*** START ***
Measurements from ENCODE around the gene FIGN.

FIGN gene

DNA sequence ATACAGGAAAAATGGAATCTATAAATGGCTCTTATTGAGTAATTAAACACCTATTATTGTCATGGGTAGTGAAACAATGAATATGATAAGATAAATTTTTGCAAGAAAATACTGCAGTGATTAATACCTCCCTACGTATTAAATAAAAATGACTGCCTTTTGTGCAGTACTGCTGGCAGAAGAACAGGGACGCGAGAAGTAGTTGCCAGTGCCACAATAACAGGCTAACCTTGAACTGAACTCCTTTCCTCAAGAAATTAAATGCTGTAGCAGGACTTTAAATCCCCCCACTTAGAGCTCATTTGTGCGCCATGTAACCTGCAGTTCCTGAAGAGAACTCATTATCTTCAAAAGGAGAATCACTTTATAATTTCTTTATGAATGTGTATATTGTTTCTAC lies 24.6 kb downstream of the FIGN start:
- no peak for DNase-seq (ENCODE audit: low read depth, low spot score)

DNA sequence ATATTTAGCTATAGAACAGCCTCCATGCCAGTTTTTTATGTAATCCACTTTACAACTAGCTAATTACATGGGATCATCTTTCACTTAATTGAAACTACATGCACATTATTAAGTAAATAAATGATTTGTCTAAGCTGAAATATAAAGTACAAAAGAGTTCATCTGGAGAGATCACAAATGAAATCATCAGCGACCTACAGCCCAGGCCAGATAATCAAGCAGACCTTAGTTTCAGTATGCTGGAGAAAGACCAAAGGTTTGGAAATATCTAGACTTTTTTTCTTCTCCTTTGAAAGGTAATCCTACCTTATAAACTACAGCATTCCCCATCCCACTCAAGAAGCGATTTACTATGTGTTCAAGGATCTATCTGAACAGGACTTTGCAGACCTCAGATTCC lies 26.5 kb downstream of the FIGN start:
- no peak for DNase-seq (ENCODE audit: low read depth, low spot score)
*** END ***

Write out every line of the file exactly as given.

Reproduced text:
Measurements from ENCODE around the gene FIGN.

FIGN gene

DNA sequence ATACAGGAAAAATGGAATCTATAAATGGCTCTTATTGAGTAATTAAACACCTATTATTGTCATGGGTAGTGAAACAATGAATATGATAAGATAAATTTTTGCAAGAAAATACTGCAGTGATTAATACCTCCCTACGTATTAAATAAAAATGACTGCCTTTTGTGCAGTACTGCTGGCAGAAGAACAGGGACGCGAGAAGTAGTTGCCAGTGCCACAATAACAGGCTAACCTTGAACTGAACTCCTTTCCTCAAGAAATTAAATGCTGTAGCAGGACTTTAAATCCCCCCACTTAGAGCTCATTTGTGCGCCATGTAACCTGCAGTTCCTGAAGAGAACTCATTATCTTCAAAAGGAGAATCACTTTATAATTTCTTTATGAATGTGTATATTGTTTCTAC lies 24.6 kb downstream of the FIGN start:
- no peak for DNase-seq (ENCODE audit: low read depth, low spot score)

DNA sequence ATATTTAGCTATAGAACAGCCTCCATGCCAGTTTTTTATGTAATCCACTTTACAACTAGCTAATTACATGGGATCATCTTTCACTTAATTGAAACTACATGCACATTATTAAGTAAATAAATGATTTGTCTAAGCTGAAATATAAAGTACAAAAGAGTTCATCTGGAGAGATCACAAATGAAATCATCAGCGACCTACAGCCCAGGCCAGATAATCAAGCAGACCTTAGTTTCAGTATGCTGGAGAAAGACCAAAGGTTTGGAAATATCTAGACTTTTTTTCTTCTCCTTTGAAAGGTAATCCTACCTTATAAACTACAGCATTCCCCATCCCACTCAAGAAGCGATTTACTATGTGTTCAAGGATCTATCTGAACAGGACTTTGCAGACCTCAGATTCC lies 26.5 kb downstream of the FIGN start:
- no peak for DNase-seq (ENCODE audit: low read depth, low spot score)